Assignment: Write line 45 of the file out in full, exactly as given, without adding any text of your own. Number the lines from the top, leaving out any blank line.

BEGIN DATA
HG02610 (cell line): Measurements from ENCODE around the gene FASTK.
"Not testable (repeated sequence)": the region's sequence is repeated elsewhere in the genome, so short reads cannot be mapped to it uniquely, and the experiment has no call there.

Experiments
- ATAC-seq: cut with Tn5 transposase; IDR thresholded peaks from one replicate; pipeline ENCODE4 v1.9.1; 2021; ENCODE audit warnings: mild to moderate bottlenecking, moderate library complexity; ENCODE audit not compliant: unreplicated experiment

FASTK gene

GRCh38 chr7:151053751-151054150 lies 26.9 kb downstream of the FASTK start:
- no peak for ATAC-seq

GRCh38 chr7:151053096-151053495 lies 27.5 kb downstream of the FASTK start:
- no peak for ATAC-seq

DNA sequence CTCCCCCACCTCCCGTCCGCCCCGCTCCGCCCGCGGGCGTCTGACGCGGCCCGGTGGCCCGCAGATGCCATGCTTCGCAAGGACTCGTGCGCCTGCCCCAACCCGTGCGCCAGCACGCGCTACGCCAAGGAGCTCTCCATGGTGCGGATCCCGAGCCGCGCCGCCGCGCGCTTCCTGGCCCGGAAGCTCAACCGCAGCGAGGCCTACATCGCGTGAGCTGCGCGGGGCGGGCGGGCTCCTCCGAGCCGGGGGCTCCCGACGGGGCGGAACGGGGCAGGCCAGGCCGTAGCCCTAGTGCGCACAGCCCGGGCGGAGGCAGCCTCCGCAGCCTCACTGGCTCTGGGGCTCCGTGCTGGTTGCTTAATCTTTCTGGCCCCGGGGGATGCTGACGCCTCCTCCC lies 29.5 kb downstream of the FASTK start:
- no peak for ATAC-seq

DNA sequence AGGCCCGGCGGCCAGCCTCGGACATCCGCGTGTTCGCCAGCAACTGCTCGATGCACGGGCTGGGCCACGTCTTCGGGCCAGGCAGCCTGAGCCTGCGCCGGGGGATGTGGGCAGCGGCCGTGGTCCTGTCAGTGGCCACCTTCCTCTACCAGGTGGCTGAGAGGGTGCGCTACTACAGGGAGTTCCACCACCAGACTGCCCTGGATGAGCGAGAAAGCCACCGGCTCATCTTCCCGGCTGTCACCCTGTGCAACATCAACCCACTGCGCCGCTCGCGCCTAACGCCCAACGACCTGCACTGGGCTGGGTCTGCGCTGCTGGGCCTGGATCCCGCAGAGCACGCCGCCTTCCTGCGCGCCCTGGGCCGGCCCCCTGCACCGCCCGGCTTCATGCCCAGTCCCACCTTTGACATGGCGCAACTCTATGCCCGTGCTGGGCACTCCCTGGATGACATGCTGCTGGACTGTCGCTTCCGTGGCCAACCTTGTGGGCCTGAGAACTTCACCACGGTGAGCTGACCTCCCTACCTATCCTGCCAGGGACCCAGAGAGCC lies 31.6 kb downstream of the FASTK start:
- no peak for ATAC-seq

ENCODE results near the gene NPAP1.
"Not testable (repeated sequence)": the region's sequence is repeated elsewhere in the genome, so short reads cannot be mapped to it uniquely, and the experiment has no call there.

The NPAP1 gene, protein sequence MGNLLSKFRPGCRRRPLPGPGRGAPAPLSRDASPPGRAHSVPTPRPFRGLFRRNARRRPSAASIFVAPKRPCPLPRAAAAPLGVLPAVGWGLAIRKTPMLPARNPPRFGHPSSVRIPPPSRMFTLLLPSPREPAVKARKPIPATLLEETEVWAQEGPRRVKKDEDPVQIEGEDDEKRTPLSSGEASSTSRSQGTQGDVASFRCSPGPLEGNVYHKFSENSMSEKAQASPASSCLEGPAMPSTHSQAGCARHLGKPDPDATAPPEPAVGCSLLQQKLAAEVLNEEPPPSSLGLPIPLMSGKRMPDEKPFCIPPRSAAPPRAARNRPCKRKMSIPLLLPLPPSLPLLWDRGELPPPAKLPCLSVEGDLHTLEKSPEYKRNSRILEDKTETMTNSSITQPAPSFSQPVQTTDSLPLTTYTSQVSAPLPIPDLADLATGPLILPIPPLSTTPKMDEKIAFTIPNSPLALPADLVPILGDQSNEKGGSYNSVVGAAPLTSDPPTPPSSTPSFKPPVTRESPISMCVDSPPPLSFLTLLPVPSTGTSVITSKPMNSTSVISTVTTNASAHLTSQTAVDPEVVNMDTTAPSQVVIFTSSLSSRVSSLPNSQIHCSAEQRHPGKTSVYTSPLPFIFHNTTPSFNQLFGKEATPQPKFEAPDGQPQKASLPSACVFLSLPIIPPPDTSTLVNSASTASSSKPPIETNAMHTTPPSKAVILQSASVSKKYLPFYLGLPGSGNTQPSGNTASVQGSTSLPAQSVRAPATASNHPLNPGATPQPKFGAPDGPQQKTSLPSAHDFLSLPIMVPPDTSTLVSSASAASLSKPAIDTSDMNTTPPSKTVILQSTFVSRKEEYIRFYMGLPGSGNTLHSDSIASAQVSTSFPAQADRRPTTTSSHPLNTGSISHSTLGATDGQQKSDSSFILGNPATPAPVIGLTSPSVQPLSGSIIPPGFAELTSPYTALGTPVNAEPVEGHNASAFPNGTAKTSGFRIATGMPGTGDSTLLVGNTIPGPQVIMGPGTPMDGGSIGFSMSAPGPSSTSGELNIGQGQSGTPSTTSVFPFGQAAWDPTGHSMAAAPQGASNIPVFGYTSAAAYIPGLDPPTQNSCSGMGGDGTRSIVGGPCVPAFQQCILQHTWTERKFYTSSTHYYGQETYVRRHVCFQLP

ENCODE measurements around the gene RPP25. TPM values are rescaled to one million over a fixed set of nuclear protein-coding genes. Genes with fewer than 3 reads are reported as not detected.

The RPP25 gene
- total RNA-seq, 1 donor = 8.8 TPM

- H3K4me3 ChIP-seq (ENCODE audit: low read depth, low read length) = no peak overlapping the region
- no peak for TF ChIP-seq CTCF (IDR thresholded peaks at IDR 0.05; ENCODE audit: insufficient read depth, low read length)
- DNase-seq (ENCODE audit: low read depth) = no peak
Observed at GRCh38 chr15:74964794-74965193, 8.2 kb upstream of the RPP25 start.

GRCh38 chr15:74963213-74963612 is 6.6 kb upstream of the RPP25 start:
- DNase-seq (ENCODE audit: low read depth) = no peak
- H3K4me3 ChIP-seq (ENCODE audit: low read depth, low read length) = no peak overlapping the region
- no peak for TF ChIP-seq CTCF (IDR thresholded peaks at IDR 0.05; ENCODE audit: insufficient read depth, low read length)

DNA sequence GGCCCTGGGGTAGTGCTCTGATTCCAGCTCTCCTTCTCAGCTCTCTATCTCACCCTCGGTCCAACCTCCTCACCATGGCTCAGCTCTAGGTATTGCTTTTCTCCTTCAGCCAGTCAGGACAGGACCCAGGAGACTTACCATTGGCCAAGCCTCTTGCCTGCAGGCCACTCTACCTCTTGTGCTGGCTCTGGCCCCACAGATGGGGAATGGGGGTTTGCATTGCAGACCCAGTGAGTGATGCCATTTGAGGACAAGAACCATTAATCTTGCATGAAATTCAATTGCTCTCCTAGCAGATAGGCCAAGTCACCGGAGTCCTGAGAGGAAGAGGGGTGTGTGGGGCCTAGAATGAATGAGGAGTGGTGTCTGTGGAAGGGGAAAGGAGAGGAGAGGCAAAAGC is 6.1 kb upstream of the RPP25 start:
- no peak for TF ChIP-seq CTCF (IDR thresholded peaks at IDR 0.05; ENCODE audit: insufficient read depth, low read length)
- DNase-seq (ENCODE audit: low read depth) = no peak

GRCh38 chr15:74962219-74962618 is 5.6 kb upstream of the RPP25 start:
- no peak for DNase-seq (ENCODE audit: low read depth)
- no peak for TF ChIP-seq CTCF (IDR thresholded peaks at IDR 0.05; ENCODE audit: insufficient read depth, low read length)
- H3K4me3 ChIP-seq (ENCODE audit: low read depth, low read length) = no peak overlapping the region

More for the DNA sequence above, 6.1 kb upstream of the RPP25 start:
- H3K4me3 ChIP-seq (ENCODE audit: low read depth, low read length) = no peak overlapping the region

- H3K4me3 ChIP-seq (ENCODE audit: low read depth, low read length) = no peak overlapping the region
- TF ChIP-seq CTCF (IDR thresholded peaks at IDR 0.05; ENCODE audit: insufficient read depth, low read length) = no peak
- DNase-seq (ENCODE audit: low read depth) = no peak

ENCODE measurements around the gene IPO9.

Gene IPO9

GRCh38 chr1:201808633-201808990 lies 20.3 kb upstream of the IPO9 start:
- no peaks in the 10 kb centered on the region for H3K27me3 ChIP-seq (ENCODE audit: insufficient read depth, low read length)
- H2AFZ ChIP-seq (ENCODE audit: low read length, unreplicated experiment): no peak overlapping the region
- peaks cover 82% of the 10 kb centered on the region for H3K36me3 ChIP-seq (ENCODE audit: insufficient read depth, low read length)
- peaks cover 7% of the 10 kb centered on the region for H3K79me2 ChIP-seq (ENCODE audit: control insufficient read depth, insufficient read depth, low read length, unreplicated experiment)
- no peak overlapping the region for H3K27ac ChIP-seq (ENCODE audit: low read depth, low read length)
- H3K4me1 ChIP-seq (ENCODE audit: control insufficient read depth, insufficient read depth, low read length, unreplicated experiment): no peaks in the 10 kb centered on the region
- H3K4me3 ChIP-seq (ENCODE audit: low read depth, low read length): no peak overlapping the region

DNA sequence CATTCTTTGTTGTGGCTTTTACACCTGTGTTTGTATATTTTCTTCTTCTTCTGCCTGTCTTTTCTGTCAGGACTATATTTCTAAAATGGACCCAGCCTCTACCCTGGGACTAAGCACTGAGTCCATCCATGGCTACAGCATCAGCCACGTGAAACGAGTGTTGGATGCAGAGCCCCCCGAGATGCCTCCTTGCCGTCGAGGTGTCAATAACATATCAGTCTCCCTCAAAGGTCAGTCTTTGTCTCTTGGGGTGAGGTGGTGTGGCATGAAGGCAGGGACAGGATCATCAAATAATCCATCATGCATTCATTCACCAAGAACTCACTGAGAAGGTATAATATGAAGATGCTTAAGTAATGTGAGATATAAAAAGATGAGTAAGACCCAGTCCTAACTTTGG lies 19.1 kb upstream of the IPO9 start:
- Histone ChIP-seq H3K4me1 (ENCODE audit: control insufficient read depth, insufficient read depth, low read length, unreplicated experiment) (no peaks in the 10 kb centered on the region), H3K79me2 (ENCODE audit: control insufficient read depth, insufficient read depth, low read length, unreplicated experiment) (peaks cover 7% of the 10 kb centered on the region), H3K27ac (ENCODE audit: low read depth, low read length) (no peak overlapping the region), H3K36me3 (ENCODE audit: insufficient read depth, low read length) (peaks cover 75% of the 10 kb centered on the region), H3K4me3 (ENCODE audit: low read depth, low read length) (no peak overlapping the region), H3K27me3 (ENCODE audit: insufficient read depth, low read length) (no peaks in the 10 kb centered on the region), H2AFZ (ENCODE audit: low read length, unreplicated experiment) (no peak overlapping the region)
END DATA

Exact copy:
- peaks cover 82% of the 10 kb centered on the region for H3K36me3 ChIP-seq (ENCODE audit: insufficient read depth, low read length)